The Benefits And Drawbacks Of A And B Shares (Multiple Share Classes)

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By James Quinn

There are a number of reasons why creating multiple share classes (usually known as A and B shares, etc) in your company might be desirable, such as:

– it gives you more control over the amount and timing of payment dividends due to each type of shareholder;

– it enables you to ensure that one class of shareholders has improved voting rights or no voting rights; – it means you can decide that some shareholders will have a limited or no right to a return of capital on winding up; – it also enables you to award a higher priority to the rights of one class of shareholders, in the sense that you are able to give them a fixed dividend or a return of capital ahead of other shareholders.

It is also possible to form a company with various share classes from incorporation. This service is available from the more sophisticated company formation agents.

The rights attached to a particular class of shares do not depend necessarily on the name you give to that class, so the names can be misleading. Over the years, though, certain norms have developed in the names of share classes. For instance, it is typical to use the name ‘preference shares’ to refer to shares that you want to receive certain privileges (such as the right to a return of capital ahead of other shareholders or to receive fixed dividends). A standard naming practice when making relatively minor distinctions between shares with similar rights (distinctions such as the ability to declare a different dividend on each class) is to divide the shares into ‘A’ ordinary, ‘B’ ordinary, etc classes. They are also referred to as A and B shares.


All classes of share, be they A and B shares, preference shares, or any other class, will not be considered to have separate rights unless you adopt appropriate Articles of Association. Model form Articles are not sufficient when creating a new class of share. The appropriate Companies House Form SH08 must be filled and processed, but alone it is not sufficient. It takes the experience and skill of a specialised professional to draft Articles of Association.

Unless the existing Articles impose a stricter requirement, a special resolution of the members is required in order to adopt new Articles of Association. You will have to complete and file Form SH08, giving notice of name or other designation of shares at Companies House. You may also need to obtain the consent of the existing classes of shareholder, should your company already have A and B shares or multiple share classes.

As well as introducing new classes of share it is also possible to issue some shares in the new class immediately after creating that class. However, appropriate Directors and Shareholders resolutions have to be passed and allotment of shares (Form SH01) must be filed and returned to Companies House. The form SH01 requires particular details about the allotment, about the company’s revised share capital and the rights associated with each class of shares (the ‘prescribed particulars’).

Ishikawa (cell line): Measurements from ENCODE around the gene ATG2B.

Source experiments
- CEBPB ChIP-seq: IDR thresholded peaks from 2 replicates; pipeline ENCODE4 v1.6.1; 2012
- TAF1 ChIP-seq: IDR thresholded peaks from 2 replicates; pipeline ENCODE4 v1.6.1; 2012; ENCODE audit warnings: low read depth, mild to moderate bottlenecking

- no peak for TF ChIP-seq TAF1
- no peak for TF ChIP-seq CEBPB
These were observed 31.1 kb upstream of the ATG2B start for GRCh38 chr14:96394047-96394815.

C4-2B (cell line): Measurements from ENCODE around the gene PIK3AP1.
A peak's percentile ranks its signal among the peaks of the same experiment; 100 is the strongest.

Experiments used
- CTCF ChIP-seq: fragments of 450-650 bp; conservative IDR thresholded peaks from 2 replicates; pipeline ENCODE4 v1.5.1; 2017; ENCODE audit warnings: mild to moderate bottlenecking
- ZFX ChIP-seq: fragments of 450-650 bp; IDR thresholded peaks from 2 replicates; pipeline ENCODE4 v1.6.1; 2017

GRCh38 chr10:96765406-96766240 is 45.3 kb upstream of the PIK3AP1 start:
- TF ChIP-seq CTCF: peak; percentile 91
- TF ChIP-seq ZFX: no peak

Your options when issuing shares or creating new share classes could be affected by any agreement that has been between shareholders. For example, an Article of Association could include pre-emption rights, whereby a company is obliged to offer new shares to existing shareholders in proportion to the amount of shares they already hold.

Shareholders agreements and the Articles include rights and restrictions relating to the transfer of shares, and these must be complied with, or amended. Some situations resulting from the creation of a new class of shares can demand that certain restrictions be altered. For instance, when a member of a class with a right to a dividend decides to sell her shares, her co-members might want to restrict other class members without dividend rights from getting hold of those shares.

It is worth repeating that any amendment to class rights of shares requires consent from the shareholders concerned. The main reason for this is that shareholders whose interests are affected by the creation of a new class of shares, or by a change in the rights attaching to an existing class could have legal remedy. Obtaining the unanimous consent of all shareholders to the introduction of the new share classes, or to the alteration to class rights, can overcome lots of these problems. Having multiple share classes for your company may make it more tax efficient, so it is worth asking your tax advisor about this.

To sum up, there are a few thing that you must do when considering A and B shares or multiple share classes for your company:

– think about the rights that are attached to each class;

– pass the relevant resolutions directors and shareholders; – file the appropriate Companies House forms; – amend your Articles of Association, or adopt new Articles.

The information provided in this article is not exhaustive or tailored to your individual circumstances. It is intended as a general guide only.

About the Author: James Quinn wrote the Article ‘The Benefits and Drawbacks of A and B Shares (Multiple Share Classes)’ and recommends you search for ‘Legal Clarity’ for more information on A and B Shares.


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